3 Days to Kill Action

Killing Time with a Film Review: 3 Days to Kill

February 21, 2014Ben MK

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Costner dances with the Wolf

By Ben Mk

If there are any doubts as to whether Luc Besson has left his mark on the landscape of action cinema, you need look no further than La Femme Nikita, The Professional and The Fifth Element. These are but a few of the films that have helped solidify Besson's legacy as an action filmmaker. More recently, he's helped transform Liam Neeson into an action star, via Neeson's role as an ex-CIA agent in Taken. And now he and director Joseph McGinty Nichol (better known as McG) are teaming up to try and take Kevin Costner down that same path, as a semi-retired CIA agent in 3 Days to Kill.

A quick glance at Besson's body of work reveals a common thread that runs through the majority of his films: the reluctant hero. In his 1994 film, The Professional, that hero was Léon, a French hitman living in New York, who must protect a young girl from a dangerous, corrupt cop. In 3 Days to Kill, Besson flips things around with the story of an American CIA agent residing in Paris, who must juggle being a father to his teenage daughter and hunting down a dangerous terrorist.

That agent is Ethan Renner (Costner), the ultimate company man — the kind who forgoes seeing his wife, Christine (Connie Nielsen), and teenage daughter, Zooey (Hailee Steinfeld), for five years, because he's off trotting around the globe, taking on mission after mission for the CIA. After his latest assignment — to recover a dirty bomb from the hands of a dangerous terrorist known only as "the Wolf" — goes awry, he learns that he has terminal brain cancer. The news prompts him to retire and fly back to Paris, in an attempt to use what little time he has left to make amends with his family. After barely beginning to reconnect with his wife (who makes him promise that he's through killing for the agency, before permitting him see their daughter again), he's contacted by ultra-clandestine CIA operative Vivi Delay (Amber Heard), who presents him with a game-changing offer. In exchange for his "cleaning" skills, to help her track and kill the Wolf, she'll provide him with access to an experimental drug that has the potential to prolong his life. With little to lose and everything to gain, Ethan agrees to the terms of the deal. But as his fatherly and patriotic duties begin to collide, he soon discovers that he may be in over his head — only in ways that he could never have anticipated.

The script by Luc Besson and Adi Hasak (who also had a hand in penning From Paris with Love) taps into some of the hallmarks of Besson's filmography, delivering on some aspects better than others. As one might expect, some of Besson's recurring character archetypes are present and accounted for — namely the femme fatale (in the form of Vivi, the no-nonsense agent with a penchant for guns, fast cars and slinky dresses) and the Eurocentric baddies — but they're barely more than devices for advancing the plot. The two main villains, in particular — with the vaguely menacing codenames, "the Wolf" and "the Albino" — are all bluster and no bite, as the film never presents any convincing justification for why they should be considered so fearsome.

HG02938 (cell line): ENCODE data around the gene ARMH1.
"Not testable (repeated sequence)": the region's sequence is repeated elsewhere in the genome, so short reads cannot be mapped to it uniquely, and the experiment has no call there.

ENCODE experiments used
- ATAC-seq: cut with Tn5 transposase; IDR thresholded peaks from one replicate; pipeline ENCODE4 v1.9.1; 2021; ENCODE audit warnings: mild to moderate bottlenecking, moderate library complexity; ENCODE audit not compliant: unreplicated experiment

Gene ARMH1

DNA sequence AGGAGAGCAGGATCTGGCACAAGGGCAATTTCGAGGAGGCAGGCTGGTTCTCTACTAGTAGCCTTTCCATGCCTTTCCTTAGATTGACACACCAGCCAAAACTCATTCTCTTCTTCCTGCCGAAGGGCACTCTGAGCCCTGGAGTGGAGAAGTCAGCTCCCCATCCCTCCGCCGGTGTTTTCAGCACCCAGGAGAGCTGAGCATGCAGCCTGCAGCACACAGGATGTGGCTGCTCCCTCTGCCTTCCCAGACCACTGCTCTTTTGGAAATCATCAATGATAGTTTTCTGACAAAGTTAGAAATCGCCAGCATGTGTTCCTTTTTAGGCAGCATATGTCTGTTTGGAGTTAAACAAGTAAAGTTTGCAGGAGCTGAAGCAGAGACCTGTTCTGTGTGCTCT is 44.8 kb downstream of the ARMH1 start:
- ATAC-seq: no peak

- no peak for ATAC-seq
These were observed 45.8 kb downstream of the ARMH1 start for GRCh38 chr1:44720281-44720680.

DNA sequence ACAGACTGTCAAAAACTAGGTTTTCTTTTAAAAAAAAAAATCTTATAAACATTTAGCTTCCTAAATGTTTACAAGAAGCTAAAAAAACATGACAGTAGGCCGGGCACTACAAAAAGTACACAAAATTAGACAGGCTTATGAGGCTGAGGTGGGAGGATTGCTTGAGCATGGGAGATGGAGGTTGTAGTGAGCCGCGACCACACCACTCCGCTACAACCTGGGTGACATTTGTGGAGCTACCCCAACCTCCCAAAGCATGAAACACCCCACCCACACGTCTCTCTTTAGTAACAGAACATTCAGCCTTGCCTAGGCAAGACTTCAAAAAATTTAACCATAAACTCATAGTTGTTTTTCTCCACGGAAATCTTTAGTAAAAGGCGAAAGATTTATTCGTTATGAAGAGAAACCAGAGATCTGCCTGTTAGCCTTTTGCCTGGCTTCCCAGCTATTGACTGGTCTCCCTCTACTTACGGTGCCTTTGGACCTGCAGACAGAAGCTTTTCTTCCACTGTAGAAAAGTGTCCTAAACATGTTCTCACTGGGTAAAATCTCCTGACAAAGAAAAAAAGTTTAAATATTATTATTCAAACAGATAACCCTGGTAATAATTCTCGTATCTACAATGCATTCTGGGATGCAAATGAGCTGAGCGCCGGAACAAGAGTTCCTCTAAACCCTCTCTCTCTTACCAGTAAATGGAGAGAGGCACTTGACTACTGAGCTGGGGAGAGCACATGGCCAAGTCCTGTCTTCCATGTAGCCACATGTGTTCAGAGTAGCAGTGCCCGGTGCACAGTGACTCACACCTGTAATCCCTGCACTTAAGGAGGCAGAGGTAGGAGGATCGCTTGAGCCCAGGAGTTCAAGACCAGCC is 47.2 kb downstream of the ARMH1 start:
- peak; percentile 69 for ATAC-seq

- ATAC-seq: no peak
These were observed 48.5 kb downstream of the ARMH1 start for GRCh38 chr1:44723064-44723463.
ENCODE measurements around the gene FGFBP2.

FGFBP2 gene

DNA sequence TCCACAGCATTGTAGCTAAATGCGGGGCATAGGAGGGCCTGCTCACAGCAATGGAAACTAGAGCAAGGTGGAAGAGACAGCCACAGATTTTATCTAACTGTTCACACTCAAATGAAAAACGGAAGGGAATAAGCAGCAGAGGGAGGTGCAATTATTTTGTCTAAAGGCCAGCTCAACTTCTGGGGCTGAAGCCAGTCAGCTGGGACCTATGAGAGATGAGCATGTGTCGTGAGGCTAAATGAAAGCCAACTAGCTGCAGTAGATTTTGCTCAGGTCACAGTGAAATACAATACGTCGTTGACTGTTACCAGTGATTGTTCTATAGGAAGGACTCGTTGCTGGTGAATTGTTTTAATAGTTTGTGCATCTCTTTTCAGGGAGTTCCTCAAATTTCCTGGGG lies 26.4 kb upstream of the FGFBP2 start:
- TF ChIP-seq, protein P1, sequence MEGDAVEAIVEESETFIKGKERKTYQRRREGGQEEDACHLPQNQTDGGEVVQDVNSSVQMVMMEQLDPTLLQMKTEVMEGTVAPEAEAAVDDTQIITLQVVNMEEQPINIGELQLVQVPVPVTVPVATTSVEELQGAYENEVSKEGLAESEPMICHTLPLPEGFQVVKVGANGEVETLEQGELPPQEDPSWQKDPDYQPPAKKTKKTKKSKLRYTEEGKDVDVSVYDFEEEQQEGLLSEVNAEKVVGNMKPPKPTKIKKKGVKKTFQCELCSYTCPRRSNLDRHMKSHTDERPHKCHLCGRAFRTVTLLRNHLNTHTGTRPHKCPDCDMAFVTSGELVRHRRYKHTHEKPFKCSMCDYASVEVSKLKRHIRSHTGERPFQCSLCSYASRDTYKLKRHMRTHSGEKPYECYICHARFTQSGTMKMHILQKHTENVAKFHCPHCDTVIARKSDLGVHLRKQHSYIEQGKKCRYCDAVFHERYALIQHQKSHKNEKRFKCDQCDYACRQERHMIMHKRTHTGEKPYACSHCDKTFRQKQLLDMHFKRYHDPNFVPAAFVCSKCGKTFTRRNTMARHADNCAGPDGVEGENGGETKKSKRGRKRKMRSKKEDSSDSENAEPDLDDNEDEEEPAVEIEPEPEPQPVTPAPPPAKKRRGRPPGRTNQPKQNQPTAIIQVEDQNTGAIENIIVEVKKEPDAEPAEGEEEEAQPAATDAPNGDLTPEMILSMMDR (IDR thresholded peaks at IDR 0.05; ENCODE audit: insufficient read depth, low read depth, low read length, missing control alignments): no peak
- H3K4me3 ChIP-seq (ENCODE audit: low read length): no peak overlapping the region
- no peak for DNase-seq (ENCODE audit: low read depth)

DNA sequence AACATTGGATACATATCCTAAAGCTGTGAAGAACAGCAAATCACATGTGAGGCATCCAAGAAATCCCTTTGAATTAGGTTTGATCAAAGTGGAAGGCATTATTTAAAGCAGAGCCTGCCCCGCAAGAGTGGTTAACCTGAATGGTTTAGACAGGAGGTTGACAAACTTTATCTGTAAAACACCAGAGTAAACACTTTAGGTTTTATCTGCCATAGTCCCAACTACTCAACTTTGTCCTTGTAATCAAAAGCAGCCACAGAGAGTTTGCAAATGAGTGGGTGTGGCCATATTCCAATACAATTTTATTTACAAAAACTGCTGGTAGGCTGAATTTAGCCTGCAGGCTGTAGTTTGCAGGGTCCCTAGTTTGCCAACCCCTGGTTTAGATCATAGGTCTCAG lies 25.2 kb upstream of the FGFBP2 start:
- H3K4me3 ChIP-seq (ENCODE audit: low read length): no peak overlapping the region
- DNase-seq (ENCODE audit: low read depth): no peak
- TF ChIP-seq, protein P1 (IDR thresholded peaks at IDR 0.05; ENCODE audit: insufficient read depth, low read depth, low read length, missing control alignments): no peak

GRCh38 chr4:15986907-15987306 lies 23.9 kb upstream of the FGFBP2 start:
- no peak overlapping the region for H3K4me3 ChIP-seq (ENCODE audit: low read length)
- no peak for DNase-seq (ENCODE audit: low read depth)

However, where the script most notably falls short is in making good on the promise of the action alluded to in its title. Instead, Besson and Hasak supplant much of that action in favor of Ethan's journey to redeem himself in the eyes of his family, by trying to be a more attentive father. In one scene, Zooey even provides an alternate viewpoint of the film's title, when she makes a remark about finding something to do to pass the time, saying, "We have three days to kill." And it would seem that the filmmakers agree with that interpretation. Consequently, action scenes end up feeling stilted and like something of an afterthought. It's especially noticeable in the film's awkward climax, which not only feels truncated but also shoehorned in to suit the constraints of the storyline.

Where the film does succeed, however, is in capturing the lighter tone of Besson's specific brand of popcorn entertainment. In this respect, 3 Days to Kill is less like Taken and more like The Transporter. Even though the story has the potential to take audiences to some very dark places, Costner plays Ethan with just the slightest hint of a sly wink and a nudge, affording many opportunities to explore the humor in the script. The film also includes a running joke that sees Ethan trying to pry parenting advice from suspects (when he should be interrogating them for information on the Wolf); and the interplay between Ethan and the other characters during these scenes ends up being the most entertaining part of the film.

The Bottom Line

3 Days to Kill doesn't take itself too seriously, nor should it; because with the lack of dimensionality plaguing some of its characters, it can't afford to. But while it has humor and sentimentality, it's missing the truly memorable action set pieces that ought to be the highlight of the film. Even though this makes it feel like a lesson in misguided expectations at times, it's hard not to root for Costner's character, thanks mainly to his charisma. Just don't expect this film to launch a major reinvention for him as an action hero. [★★½]

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